Physics professor: Past decade ‘hottest ten years ever recorded’

By Samantha Kimmey
Thursday, December 27, 2012 10:59 EDT
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This past year’s seemingly endless stream of catastrophic storms wasn’t just a media narrative, according to Michio Kaku, a physics professor at the City University of New York.

On CBS This Morning on Thursday, Kaku discussed 2012′s “wacky weather” and how global warming, which creates more energy circulating on the planet, exacerbates destructive tornadoes, storms, hurricanes and even forest fires.

“You look at the weather patterns over the last year, and they all seem wild, extreme. What was driving that?” asked anchor Rebecca Jarvis.

“Well, when you look outside you say, ‘The weather’s on steroids,’” Kaku said. “But there’s no single aha moment where you can say, ‘Aha, this is what’s driving the whole thing.’ But what you can say is that the Earth is heating up. Which means more moisture going into the air. And when moisture collides with cold air from Canada, watch out. That’s what’s driving hurricanes and tornados and droughts and even forest fires in Texas, for example.”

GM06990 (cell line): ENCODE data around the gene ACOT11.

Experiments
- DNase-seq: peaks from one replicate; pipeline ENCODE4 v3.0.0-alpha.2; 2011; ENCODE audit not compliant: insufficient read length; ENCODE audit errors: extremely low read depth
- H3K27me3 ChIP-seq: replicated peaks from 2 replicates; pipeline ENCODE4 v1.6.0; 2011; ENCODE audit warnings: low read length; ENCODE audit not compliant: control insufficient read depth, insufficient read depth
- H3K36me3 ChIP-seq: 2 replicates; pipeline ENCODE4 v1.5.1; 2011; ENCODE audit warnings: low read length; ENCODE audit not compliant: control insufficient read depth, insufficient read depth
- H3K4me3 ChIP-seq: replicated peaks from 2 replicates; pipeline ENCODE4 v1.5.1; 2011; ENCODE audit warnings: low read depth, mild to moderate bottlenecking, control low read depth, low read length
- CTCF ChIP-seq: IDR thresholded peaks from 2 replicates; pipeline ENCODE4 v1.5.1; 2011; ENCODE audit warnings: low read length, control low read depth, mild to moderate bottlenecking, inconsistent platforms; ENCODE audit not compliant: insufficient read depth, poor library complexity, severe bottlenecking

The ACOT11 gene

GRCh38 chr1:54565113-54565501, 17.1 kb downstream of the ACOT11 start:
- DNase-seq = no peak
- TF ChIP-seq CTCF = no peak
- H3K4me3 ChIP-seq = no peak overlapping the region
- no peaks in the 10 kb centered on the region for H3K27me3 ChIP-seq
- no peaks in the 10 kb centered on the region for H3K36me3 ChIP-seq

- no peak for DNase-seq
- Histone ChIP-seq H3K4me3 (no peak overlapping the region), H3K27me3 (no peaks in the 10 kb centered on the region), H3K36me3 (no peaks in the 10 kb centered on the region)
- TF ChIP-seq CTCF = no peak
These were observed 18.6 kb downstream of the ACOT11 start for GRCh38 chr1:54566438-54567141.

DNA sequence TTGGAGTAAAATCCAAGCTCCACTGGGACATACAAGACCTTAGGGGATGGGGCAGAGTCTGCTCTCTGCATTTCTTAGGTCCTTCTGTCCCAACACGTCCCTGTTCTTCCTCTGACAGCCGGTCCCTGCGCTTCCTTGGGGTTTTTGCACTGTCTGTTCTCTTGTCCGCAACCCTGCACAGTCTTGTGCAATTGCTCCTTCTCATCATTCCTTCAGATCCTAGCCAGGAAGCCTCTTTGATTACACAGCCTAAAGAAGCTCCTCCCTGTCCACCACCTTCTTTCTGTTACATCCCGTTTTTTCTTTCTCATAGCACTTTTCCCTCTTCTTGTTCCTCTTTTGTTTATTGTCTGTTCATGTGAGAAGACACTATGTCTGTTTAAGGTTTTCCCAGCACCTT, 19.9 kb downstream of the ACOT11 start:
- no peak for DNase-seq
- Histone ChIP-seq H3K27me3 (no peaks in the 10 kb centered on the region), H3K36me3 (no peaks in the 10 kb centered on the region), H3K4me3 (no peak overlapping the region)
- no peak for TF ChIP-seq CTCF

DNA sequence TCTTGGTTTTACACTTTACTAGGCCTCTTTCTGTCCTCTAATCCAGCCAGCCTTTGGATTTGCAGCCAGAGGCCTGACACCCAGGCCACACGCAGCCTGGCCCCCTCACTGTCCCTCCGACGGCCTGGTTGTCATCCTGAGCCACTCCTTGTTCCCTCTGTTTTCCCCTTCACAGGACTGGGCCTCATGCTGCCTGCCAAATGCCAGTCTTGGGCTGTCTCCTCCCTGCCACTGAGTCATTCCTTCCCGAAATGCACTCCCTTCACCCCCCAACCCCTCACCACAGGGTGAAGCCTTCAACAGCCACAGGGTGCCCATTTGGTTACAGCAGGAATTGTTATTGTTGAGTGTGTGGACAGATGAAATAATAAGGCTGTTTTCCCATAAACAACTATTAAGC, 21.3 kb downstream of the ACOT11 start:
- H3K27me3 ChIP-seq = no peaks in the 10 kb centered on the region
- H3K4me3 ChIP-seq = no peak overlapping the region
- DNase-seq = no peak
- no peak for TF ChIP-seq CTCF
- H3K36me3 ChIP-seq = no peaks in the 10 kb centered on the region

He said that 2012 “could go down as one of the hottest years ever recorded in the history of science. The last ten years goes down as the hottest ten years ever recorded in the history of science. And that means more wacky weather.”

“Global warming is a misnomer,” he went on. “It should be called global swings, where we have flooding in one area, forest fires and droughts in another area, simultaneously.”

He said that larger trends reveal “something disturbing. All the glaciers on the Earth are receding, you see the fact that the North Polar ice caps has diminished by 50 percent just in the last 50 years. An area the size of the United States in terms of ice disappeared this year, over the polar ice caps. The seasons are changing. Summer is longer, winter is shorter, tropical diseases are moving north.”

And, he advises, get used to it. “We could be experiencing more 100-year floodings, storms and hurricanes because there’s more energy circulating in the planet Earth because the Earth on average is heating up.”

While he says people can continue to argue over the human contribution to climate change, “Everyone agrees the Earth is heating up, there’s more energy in the system. That means more swings in the weather.”

Discussing Hurricane Sandy, he said the Caribbean and West Atlantic region is four degrees hotter than normal. “That’s the energy that drives hurricanes. Warm water. And because the Caribbean is hotter than normal, and because it collides with cold air coming in from Canada, that’s what drove the energy that devastated much of the Northeast.”

Watch the video, via CBS, below.

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